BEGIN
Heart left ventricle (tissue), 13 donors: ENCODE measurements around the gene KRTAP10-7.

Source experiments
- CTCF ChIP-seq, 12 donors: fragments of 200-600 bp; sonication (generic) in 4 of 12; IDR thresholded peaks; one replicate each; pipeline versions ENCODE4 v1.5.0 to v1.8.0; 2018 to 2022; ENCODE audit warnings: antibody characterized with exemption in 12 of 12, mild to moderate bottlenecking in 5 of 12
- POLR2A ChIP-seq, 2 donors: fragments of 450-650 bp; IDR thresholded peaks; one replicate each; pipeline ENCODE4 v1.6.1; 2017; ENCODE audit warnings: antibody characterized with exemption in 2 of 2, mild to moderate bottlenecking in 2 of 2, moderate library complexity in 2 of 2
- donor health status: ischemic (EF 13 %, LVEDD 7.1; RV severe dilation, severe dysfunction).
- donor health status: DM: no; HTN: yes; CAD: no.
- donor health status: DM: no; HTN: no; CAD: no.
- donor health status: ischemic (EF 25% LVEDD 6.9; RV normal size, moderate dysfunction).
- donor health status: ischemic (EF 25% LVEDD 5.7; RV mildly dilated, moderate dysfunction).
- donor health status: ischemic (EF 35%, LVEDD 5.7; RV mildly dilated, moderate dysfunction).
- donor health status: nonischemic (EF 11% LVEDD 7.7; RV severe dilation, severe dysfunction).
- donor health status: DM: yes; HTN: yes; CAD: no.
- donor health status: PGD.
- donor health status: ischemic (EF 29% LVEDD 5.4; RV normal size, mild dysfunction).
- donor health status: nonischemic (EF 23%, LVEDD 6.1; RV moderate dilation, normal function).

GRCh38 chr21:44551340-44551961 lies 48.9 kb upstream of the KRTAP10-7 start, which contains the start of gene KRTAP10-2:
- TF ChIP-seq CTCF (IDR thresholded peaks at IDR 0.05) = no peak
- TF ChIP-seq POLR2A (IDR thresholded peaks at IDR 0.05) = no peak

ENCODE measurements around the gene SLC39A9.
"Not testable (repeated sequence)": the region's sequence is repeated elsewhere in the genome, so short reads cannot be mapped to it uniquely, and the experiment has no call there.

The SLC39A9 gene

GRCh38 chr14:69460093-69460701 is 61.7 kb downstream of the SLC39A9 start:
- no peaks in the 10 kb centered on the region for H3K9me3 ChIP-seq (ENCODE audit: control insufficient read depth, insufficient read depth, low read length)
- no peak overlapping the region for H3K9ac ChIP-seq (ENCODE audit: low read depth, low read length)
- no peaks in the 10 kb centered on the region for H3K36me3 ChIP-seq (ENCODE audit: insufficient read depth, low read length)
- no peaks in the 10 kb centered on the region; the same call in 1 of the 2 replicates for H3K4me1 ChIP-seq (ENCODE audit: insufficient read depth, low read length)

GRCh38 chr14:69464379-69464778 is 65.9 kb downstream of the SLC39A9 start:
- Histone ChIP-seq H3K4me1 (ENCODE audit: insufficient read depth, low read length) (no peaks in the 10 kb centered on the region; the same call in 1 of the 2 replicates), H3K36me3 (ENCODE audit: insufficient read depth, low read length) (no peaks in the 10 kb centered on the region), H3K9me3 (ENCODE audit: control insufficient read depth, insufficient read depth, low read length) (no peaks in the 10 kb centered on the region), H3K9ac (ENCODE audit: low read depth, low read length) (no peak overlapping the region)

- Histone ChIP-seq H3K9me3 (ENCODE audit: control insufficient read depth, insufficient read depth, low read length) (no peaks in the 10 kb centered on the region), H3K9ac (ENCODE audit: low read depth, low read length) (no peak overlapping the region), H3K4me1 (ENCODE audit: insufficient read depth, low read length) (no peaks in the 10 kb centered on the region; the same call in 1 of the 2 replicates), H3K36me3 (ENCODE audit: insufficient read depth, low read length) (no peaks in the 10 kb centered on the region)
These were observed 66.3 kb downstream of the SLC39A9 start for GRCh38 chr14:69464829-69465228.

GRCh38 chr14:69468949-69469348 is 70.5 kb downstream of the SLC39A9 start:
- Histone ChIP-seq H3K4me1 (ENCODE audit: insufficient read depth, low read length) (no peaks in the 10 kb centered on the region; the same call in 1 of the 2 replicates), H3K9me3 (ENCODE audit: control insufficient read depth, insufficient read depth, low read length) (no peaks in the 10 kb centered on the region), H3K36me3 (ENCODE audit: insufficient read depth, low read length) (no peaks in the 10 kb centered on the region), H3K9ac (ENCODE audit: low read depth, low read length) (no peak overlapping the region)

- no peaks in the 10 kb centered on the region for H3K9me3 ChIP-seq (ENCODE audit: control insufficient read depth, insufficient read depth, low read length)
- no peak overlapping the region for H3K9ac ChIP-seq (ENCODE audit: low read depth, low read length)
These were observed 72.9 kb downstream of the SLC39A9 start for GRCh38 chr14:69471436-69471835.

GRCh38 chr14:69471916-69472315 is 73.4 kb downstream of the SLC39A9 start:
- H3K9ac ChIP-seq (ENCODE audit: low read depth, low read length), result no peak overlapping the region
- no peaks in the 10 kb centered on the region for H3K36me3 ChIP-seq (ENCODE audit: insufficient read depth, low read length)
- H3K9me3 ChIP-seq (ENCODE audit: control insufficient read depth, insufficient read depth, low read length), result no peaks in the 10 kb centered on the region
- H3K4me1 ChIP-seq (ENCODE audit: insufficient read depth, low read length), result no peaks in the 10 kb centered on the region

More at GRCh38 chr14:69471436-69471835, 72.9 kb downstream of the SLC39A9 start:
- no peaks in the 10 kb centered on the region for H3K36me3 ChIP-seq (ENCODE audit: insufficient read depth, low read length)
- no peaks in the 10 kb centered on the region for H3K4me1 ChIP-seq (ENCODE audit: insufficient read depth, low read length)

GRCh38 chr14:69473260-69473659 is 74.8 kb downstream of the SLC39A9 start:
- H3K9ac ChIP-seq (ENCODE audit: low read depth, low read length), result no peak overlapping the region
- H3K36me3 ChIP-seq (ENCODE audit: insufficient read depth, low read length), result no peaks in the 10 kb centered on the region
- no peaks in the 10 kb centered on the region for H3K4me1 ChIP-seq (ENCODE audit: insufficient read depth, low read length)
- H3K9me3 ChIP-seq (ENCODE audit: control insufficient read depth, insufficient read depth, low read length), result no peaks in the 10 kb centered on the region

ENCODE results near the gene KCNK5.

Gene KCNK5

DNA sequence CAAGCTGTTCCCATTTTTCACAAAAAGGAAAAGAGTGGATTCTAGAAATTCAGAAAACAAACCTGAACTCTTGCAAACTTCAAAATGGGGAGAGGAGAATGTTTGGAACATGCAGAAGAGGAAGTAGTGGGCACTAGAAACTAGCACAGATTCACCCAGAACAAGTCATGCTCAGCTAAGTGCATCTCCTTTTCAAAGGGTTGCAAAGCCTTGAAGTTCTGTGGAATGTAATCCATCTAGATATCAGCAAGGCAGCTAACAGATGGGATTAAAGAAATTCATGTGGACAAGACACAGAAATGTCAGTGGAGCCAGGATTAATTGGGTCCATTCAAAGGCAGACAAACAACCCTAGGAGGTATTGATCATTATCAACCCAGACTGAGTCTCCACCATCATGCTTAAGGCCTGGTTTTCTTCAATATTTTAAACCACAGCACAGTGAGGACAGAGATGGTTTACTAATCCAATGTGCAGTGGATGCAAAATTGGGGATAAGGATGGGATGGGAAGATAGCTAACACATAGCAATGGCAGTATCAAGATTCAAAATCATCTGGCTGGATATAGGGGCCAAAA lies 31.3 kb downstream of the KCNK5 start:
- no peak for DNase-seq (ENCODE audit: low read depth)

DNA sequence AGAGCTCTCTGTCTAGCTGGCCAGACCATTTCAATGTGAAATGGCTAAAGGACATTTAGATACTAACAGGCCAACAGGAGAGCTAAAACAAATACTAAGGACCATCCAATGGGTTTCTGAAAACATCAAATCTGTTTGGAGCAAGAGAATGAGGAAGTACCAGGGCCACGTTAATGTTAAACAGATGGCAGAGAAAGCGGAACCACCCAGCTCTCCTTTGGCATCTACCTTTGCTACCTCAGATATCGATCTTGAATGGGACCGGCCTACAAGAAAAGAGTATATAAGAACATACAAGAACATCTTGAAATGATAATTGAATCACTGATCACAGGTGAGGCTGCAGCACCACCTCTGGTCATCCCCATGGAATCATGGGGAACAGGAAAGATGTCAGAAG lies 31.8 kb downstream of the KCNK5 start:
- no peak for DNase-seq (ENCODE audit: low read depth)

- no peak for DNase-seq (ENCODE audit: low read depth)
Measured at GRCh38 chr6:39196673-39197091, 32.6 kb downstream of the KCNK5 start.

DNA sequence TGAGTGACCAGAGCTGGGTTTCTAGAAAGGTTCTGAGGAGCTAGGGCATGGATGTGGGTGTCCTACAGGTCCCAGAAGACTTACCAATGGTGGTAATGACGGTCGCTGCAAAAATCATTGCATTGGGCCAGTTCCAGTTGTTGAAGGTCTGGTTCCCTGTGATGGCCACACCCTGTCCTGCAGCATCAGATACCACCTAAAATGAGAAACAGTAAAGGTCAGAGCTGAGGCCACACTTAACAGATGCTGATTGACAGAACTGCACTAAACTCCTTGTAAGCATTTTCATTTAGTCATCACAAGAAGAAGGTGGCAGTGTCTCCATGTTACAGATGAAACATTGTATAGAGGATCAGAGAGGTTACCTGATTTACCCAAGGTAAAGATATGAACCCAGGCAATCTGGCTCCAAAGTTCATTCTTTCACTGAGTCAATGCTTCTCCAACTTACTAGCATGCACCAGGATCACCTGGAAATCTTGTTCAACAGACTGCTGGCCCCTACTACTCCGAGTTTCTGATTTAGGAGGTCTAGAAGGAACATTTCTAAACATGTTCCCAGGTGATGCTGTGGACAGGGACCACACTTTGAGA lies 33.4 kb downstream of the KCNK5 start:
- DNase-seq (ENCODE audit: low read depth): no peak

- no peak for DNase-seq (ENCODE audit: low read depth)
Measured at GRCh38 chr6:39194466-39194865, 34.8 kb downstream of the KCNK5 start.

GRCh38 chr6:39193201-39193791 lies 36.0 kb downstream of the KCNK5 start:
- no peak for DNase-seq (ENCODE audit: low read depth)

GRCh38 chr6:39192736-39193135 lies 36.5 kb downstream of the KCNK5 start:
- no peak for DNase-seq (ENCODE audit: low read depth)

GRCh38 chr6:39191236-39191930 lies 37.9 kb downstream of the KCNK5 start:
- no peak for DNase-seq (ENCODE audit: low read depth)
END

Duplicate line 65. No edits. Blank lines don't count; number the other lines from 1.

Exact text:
GRCh38 chr6:39191236-39191930 lies 37.9 kb downstream of the KCNK5 start: